I didn’t embrace digital format photography until 2009. That means that prior to that, I had created 110 photo albums of more than 22,000 photos. Every picture I ever took was neatly placed in an album and each album was catalogued on the spine. I could find anything in a minute. My system worked and I loved it until I saw the benefits of digital photography and desired to have all my photos in one place.
Prior to the digital age, I felt my backup system was pretty good. I paid $75 a year for a safe deposit box at the bank where I stored all my negatives. Over the course of that box’s rental, I had spent over $1500 safeguarding my negatives. In this day and age, if a fire were to destroy my pictures, where could I even have all those negatives made into prints at a reasonable price? Then next would come the task of organizing them and remembering what each event was and when it was taken. There had to be a better way.
I knew I wanted all my pictures digitized because I enjoyed launching slide shows of various trips and seeing the images flash by on a large screen. I wanted that experience for all my life events. Thus came the task of finding away to turn all my 4×6 photos into JPEG images.
First, I tried the negative scanner. This process was quick, but when I later viewed the images it created, I wasn’t pleased with all the results. All the images took on a blue-green hue. In addition, every spec of dust or lint on a negative strip was greatly enhanced and often negatives were scanned backwards or upside down. I decided not to proceed with this approach.
I tried using the flat bed scanner on my printer. This yielded high quality photos but was painstakingly slow. To scan 22,000 pictures this way would take years.
Next I read about an app I could install on my cell phone that would scan up to four photos at once and crop each. I found this app hard to use and not every image was saved. Further, there was no way to have the images come out without some glare. Overall, it just was too hard to use. I became frustrated and gave up.
I set my DSLR on a trip-pod in my basement where I had perfect lighting and took pictures of the images. This worked well, but like the flat bed scanner, it would take years to digitize all my pictures in this manner. In addition, the images took on a dated look for some reason.
I thought I won the lottery when I saw a Groupon for ScanMyPhotos. For $29, I could have 1000 pictures digitized. That meant for the 22,000 pictures I had, I would be spending $638 and probably another $450 to ship the pictures to them. Compared to what I was spending in a safe deposit box over time to store my negatives, I thought it was a small investment. In order to ensure the order of my pictures wasn’t compromised, I numbered 1000 pictures from 1 to 1000 on the back of each, I grouped them into groups of 100, and boxed them up. On my way to the post office, I was gripped by fear. “What if they lose my photos? What if the paper with my address gets separated from the box” What if…?” I couldn’t do it. Shipping off my child’s baby pictures knowing that I may never see them again was a risk I couldn’t take. I contacted Groupon, and they refunded my money; no questions asked.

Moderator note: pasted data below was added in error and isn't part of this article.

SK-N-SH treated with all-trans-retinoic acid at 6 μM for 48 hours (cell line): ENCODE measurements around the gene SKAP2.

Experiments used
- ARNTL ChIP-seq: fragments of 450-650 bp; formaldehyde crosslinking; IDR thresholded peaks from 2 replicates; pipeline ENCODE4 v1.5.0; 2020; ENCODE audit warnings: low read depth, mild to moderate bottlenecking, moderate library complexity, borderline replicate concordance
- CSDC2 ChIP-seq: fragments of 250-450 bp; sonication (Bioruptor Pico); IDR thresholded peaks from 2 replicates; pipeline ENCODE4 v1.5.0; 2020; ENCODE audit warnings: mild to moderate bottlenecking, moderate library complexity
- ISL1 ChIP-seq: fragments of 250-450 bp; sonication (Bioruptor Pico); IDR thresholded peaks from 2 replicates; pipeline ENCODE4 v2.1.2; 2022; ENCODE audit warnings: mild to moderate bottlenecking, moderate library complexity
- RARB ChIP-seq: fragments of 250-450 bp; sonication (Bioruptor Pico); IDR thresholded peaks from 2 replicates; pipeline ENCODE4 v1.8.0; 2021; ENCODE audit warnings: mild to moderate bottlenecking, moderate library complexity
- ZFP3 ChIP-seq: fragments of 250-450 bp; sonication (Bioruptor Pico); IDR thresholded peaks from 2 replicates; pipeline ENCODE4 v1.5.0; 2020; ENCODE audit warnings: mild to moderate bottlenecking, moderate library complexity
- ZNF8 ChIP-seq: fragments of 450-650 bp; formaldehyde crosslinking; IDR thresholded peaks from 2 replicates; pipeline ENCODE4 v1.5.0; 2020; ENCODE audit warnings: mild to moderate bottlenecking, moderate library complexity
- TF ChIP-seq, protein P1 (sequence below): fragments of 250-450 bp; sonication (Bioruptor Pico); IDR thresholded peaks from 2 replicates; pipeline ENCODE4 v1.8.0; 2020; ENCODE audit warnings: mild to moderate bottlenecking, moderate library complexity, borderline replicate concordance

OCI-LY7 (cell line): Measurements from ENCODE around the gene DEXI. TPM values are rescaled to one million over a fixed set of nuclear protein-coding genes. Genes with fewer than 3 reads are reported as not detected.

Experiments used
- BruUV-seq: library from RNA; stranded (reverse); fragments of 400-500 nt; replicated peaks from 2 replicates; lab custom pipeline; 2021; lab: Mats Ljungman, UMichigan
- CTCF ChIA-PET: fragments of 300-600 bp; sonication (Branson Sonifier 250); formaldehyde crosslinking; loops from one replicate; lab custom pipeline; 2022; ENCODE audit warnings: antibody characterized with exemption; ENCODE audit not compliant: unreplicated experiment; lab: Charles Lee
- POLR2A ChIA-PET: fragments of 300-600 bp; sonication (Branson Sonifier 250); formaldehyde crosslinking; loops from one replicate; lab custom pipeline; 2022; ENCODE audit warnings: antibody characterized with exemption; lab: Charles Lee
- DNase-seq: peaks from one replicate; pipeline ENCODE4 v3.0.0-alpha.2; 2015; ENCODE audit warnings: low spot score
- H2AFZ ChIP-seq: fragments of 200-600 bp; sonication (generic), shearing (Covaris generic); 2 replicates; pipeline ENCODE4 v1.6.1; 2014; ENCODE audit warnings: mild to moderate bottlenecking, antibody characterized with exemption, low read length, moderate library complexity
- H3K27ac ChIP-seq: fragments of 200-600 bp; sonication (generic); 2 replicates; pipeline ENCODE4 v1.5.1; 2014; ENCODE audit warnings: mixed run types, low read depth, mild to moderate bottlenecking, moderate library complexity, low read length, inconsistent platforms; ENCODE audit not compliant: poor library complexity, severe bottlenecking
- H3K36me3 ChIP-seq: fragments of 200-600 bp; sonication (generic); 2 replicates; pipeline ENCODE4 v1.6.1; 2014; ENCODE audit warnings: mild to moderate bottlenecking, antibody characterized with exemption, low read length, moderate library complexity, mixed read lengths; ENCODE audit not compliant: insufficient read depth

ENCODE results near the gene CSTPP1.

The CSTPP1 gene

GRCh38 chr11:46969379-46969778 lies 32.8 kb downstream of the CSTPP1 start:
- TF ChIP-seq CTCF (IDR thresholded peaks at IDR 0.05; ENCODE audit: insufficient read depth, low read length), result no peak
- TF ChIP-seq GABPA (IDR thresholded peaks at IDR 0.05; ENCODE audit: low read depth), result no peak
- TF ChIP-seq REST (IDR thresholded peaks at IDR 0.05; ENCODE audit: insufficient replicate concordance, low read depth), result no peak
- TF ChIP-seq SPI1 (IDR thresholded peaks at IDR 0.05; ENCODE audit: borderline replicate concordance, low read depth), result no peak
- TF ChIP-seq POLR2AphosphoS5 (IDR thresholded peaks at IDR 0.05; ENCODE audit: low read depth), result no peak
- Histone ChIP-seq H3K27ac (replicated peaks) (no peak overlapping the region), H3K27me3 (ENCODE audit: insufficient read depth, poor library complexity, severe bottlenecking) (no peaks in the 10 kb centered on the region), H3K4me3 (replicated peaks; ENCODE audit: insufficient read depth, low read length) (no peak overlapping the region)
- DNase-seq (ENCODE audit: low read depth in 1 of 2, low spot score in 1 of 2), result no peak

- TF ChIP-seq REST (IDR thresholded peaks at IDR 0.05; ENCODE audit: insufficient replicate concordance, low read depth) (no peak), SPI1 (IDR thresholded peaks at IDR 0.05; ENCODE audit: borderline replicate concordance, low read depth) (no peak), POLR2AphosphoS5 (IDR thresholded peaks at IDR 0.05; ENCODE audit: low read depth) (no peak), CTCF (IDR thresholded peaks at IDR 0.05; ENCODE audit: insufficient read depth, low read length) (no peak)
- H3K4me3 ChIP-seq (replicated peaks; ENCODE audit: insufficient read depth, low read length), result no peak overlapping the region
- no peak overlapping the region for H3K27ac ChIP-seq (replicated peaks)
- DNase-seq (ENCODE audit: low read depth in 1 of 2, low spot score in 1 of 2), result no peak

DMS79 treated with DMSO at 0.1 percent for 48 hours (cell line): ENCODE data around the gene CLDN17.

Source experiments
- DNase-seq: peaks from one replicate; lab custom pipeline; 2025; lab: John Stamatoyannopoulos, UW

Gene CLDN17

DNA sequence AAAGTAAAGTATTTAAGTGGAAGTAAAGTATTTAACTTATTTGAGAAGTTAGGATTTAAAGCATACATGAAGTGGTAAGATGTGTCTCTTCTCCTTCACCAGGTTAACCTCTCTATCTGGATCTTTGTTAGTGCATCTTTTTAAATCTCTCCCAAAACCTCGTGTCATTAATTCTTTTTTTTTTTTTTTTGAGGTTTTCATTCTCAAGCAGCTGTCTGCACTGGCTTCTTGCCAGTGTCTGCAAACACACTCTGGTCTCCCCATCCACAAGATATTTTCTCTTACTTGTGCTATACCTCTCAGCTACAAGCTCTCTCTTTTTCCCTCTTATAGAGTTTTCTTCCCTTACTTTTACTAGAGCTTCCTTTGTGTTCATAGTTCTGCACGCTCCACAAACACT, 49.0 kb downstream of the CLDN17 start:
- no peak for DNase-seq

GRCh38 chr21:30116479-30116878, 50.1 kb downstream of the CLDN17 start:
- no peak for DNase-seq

It was at that point, I thought that I would just purchase a professional grade photo scanner. Searches on Amazon and eBay turned up mediocre scanners that were in my price range. Yet, I wanted a scan quality of at least 600 dpi and I needed something fast. In order to acquire a top quality, high speed scanner, I would have to spend over $1600.
Finally, it hit me! “What if there is a way to rent that $1600 scanner?” A Google search turned up a company in Florida that did just that. For $295 dollars, EzPhotoScan.com shipped me a scanner and laptop for three days.
The man I talked to told me that the three-day record was 33,000 photos scanned. I knew in order to be the second place finisher with 22,000, I had to be organized. Prior to the arrival of the equipment, I took every picture from my albums and sorted them by event and stacked them ready to be scanned. I wanted the images to be flat so they would scan with minimal machine jamming so I ensured to pack them very tightly in boxes. I let the images get compressed in the boxes for two weeks before the equipment’s arrival.
With a free weekend on my hands, I began the task. At 11:00 a.m. on a Friday, I picked up my equipment from a local FedEx store and had it home and set up by noon.
I scanned pictures from noon on Friday until 11:30 a.m. on the following Monday stopping only to go to the bathroom, to eat, and to sleep for five hours each night.
The feeling I had upon completing the project was immense. I would recommend this process to anyone wishing to convert pictures to JPEG files. Below is an example of the quality of the scanned results next to the first photo for a side-by-side comparison.